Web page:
Yaguchi, young and headstrong, assembles a team of “lone wolves” from all disciplines to stop Godzilla, and their work as a team of equals is an obvious contrast to the hidebound cabinet surrounding the Prime Minister (Ren Ohsugi). Numerous montages of Yaguchi’s team in action borrow the language of low-angle shots, quick cuts, and wicked guitar riffs seen in commercials for businesses that sell “solutions.” The film is thus essentially a procedural, following a combination of political, military, and scientific campaigns, part The War Room and part Apollo 13. The older generation of politicians is represented as well-meaning but too set in their ways to effect much change, and change is what is needed: to stop Godzilla, and to solve the larger problem of Japan’s cultural and economic stagnation. The Americans (including a Japanese-American aide played by Satomi Ishihara) are not portrayed as harshly as, say, the Americans in Joon Ho Bong’s brilliant Korean monster movie The Host, but the Japanese view of America as perpetually occupying or dominating Japan is made quite clear (“The post-war goes on forever,” Yaguchi observes at one point).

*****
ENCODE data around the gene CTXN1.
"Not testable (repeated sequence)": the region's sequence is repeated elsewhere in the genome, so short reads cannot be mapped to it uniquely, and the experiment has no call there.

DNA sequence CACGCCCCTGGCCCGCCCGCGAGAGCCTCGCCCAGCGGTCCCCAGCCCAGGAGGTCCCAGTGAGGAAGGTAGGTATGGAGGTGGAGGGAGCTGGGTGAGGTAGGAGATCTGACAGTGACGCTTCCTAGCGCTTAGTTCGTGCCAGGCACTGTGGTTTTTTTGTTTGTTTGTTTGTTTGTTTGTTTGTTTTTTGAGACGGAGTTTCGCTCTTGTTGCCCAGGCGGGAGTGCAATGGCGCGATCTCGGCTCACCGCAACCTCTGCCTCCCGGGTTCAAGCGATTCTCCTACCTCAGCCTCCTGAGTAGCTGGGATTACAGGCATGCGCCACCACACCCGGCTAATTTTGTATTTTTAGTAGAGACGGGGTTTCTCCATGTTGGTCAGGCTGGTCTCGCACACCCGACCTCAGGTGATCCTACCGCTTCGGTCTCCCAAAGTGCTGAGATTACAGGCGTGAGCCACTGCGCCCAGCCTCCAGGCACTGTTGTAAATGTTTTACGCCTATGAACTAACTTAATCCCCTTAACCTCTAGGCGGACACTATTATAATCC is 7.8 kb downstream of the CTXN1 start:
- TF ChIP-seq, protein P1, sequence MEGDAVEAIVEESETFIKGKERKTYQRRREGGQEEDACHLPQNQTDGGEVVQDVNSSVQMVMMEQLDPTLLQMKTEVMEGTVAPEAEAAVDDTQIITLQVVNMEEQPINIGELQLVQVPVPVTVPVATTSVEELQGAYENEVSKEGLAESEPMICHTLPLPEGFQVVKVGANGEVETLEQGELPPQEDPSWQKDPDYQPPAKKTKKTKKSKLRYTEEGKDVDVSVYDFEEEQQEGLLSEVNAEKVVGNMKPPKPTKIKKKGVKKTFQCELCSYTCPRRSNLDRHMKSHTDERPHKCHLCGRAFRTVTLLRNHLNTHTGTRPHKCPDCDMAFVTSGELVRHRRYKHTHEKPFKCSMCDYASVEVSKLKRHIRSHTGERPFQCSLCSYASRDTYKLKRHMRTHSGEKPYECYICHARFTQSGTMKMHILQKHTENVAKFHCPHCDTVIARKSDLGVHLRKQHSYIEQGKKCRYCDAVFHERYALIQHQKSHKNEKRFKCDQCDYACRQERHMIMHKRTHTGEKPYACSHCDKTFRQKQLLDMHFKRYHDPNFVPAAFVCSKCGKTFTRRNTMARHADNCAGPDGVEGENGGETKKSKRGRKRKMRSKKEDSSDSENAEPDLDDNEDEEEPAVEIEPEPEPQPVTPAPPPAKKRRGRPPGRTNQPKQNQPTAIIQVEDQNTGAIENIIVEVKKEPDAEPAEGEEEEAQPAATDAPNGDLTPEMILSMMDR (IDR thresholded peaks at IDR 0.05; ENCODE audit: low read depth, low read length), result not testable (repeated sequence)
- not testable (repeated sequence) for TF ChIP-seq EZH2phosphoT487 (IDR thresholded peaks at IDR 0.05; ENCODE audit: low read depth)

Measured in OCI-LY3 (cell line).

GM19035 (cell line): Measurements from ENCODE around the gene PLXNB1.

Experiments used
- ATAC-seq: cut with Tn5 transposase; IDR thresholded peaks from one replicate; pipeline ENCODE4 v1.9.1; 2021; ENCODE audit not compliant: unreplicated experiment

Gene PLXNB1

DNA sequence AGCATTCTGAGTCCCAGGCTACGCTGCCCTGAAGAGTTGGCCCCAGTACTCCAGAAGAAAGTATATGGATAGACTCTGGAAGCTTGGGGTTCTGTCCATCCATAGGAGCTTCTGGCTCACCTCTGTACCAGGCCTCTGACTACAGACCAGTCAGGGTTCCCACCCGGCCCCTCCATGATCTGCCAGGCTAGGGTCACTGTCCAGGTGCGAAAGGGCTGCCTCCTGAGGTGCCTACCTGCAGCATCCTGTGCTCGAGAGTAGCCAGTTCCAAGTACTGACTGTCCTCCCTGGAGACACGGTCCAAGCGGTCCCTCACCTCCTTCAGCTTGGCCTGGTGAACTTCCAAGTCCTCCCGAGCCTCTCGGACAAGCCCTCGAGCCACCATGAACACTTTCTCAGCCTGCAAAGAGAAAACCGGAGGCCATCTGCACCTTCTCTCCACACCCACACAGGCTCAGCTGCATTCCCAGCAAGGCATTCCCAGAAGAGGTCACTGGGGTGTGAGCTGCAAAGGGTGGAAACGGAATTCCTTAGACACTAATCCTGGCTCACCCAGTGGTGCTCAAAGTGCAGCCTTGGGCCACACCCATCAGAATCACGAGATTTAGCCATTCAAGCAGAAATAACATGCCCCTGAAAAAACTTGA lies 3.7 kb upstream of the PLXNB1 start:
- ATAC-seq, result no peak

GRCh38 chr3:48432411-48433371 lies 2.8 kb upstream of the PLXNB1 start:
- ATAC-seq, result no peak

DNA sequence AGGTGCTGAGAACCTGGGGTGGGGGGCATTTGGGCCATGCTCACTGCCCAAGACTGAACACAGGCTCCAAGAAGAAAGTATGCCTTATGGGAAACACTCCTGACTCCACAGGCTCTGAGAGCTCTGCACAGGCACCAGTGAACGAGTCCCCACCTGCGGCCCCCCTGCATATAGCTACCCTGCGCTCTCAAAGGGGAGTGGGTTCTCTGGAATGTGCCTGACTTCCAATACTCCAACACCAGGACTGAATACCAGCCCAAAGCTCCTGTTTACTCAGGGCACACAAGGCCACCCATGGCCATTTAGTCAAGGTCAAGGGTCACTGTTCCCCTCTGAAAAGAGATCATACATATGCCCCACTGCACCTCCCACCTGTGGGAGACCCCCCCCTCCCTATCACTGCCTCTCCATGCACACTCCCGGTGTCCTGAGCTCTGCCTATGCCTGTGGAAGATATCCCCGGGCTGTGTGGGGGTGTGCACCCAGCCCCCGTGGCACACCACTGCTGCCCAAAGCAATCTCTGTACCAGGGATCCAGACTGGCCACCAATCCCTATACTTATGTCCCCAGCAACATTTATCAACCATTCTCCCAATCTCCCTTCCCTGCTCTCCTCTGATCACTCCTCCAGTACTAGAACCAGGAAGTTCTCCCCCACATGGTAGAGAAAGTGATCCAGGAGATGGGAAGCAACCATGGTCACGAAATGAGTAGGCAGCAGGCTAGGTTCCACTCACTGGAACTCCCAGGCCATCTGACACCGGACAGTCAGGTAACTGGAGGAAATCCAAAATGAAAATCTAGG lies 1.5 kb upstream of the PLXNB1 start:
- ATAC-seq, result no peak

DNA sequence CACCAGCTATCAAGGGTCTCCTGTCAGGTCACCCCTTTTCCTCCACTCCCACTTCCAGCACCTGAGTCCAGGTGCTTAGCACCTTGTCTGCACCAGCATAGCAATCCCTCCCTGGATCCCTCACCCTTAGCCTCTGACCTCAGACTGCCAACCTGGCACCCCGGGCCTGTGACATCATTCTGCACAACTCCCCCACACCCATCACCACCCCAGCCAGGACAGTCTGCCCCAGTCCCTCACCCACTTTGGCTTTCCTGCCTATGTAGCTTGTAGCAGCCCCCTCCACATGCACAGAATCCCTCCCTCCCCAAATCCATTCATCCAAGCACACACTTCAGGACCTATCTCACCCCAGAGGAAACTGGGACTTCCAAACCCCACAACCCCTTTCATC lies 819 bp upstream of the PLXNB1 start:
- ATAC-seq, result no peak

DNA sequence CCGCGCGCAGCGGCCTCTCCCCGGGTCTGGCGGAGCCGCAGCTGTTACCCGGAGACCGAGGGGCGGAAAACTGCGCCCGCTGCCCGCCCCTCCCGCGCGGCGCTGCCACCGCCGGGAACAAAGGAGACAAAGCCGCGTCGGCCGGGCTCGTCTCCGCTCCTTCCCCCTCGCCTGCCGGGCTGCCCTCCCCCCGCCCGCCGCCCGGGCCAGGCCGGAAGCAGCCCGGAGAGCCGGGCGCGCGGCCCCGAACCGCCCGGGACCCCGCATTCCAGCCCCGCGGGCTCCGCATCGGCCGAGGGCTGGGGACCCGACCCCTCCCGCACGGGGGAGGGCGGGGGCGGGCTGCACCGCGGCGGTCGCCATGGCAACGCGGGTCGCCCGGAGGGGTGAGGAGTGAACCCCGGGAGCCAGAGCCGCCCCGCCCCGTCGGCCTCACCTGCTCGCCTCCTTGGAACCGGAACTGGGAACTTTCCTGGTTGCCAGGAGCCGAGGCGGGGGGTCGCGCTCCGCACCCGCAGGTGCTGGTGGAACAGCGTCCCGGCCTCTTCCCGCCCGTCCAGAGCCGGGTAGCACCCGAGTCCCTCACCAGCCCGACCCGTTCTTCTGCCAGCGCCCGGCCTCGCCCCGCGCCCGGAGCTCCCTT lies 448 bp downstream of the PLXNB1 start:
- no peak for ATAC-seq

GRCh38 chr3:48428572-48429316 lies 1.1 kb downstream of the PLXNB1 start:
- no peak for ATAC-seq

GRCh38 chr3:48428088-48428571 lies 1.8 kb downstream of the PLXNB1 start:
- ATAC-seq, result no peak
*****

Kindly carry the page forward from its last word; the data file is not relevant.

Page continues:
Even the naming rights to the monster take on international dimensions: one of the few moments of comic relief involves the difference between the Japanese name “Gojira” and the Americanized “Godzilla,” a sometimes-contentious subject among fans. And speaking of unintentional comedy, Shin Godzilla‘s occasional forays into English dialogue are . . . idiosyncratic, to say the least (one American scientist casually drops “Our nuclear wisdom will be mankind’s savior” into a conversation, which got a few chuckles, from me at least).